As the allocated 90 minutes clocked up and we all began to think about the few short hours left until we drag ourselves up for the Monday commute, it was hard to make head or tail of what Microsoft's Gamescom show had set out to achieve. In an hour and a half of reheated E3 trailers and recaps, there was perhaps one announcement of a genuine exclusive for Xbox: a vertical console stand for the day one edition of the Xbox One X, as unpackaged by Major Nelson in an abandoned office on the other side of the world.
Whether this was a conference or not was neither here nor there, for Microsoft had requested the attention of an audience hungry for anything after a lacklustre E3, and staring down the barrel of an unconvincing Q4 for Xbox. This was an opportunity to convince the world that the Xbox One X was going to be a worthwhile bet this year, perhaps the last before the console's launch, but when the pre-orders went live at the close of the show it was difficult not to feel that the sales pitch had fallen a little flat.
The remasters announced to coincide with the Xbox One X were a curious bunch - there was ReCore, the loveable but slightly skewiff double-A adventure from last year, whose Definitive Edition's big boast was that a campaign that was clearly rushed out for last September might finally be finished, with one of the stars of the box art who was curiously absent in the original restored. There were true 4K editions of Disneyland Adventures, Rush: A Disney Pixar Adventure and Zoo Tycoon, all perfect for the discerning seven-year-old in your household who throws a hissy fit at the mere mention of checkerboarding.
It all brought up the same question that kept recurring again and again - who is this thing for, and what's Microsoft setting out to achieve with the Xbox One X? Its mantra, repeated ad infinitum in official material, is that this is The World's Most Powerful Console, and of that there's little doubt. It's the world's most handsome, too, a beautifully designed and improbably minuscule slab of technology that'd sit proudly under any television set, but while Microsoft's engineers have hit it out of the park, there's the nagging feeling that elsewhere in Redmond things aren't running quite so smoothly.
You can sense that in the same mistakes being made again; Microsoft stepped up its commitment to PlayerUnknown's Battlegrounds, backing a proven winner and this year's true phenomenon in what amounts to quite a coup for the Xbox brand, but the messaging was all over the place. This, it seems, is an exclusive in that very loose definition of the word, with all sorts of obfuscation being peddled out when it comes to future versions on other platforms. Maybe if Phil Spencer hadn't skipped this week's show he might have advised that, mindful of a Gamescom from the not-too-distant past and the muddied reveal of another Xbox 'exclusive', you can't pull the wool over people's eyes for too long.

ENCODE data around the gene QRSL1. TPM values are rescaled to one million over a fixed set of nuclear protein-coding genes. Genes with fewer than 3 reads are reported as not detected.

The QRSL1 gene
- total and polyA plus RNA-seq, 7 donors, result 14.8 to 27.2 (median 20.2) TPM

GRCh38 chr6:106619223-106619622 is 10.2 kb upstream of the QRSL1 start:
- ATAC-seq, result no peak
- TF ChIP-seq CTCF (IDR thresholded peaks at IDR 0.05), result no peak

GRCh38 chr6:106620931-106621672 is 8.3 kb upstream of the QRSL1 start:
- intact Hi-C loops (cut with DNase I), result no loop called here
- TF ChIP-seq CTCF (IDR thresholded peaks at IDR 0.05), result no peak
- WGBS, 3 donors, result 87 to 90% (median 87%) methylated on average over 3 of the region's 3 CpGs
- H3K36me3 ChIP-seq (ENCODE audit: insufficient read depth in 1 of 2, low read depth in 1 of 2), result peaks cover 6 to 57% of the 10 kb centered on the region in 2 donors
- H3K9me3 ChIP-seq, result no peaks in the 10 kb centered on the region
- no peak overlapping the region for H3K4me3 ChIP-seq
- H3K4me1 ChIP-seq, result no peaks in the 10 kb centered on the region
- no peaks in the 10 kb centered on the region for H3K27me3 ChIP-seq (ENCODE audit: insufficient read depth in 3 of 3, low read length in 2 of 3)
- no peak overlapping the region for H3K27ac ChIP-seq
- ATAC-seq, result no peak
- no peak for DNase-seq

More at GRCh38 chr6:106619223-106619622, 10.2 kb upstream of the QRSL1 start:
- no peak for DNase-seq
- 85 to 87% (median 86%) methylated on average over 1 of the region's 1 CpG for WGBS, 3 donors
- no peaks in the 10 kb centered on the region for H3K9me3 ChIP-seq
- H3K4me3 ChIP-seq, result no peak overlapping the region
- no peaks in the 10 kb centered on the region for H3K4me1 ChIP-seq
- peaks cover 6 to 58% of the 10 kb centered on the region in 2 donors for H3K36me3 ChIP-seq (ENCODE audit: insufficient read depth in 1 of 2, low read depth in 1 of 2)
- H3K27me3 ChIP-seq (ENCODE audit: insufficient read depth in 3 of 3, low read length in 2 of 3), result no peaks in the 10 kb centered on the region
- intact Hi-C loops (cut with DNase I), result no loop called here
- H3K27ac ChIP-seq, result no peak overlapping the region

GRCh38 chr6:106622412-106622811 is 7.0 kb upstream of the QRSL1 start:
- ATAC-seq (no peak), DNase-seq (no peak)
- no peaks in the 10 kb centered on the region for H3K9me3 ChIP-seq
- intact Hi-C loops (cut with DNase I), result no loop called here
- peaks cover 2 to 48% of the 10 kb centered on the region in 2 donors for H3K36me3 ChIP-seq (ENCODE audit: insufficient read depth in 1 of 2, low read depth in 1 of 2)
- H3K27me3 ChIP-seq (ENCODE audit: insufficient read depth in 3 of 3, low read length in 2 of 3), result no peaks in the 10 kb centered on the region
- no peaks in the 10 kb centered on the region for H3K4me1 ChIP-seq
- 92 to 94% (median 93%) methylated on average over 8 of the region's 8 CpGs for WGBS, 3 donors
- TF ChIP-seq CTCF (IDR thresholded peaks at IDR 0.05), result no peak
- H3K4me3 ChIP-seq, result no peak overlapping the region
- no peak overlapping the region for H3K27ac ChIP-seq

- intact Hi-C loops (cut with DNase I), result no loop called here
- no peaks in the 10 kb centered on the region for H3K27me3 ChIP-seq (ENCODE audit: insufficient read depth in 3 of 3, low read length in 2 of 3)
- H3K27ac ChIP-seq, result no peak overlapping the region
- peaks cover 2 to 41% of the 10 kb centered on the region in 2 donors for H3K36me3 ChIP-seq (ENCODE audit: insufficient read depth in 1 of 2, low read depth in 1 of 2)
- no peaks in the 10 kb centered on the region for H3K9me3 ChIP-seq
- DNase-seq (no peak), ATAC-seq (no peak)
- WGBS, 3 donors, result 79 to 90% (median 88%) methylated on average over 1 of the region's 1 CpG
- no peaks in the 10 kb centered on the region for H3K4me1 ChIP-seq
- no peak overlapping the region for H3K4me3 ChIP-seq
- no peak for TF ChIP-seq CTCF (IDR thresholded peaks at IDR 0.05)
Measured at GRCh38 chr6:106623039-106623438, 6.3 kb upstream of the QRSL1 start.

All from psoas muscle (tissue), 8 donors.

There were better signs elsewhere, and the list of 100-plus games that will be receiving updates to make the most of the Xbox One X hardware makes for impressive reading - the promise of an improved and definitive console version of The Witcher 3 is almost enough alone to justify the upgrade, and elsewhere there's an appealing list of games that will benefit from a facelift. But at this point in the console lifecycle, Microsoft needs more than prettier versions of multiplatform games if it's to make serious inroads into Sony's considerable lead this generation.
It needs new and exciting games, and just one reason to make the Xbox One X essential - an Uncharted, or a Breath of the Wild, to make the console's case for it. Forza Motorsport 7, as fine as it looks, doesn't quite cut it - alongside Gears of War and Halo, it feels like yesterday's news, and not the shot in the arm that's needed right now. You could argue that the PlayStation 4 Pro didn't have its own big showcase game, but given Sony's momentum and success so far this generation, it didn't really need one.
Maybe the small victories will be enough, and there are a fair few that Microsoft can claim. Cuphead looks as astounding as ever, and the early months of 2018 look relatively packed with Ori, Crackdown, Sea of Thieves and State of Decay all flying the flag. There's something appetising about Xbox being the underdog once more, and with Sony resurrecting its villain role from the PS3 days with such moves as its blocking of cross-platform play, it's hard not to root for Microsoft as it stages its own revival. Given how the Xbox One X has already sold out its initial allocation on Amazon UK, maybe they'll all prove to be enough.
Will it be enough to put Microsoft back on top? Of that I'm not so sure, but perhaps that's not the point - and maybe it never was. For all the bluster of the Xbox One X, and its proud claim to be the world's most powerful console, it seems right now its intentions are surprisingly modest. A boon for the fans, with a little exclusive vertical stand thrown in to boot. Given the hits the brand has taken over the past few years, staying upright might be all that can be asked for right now.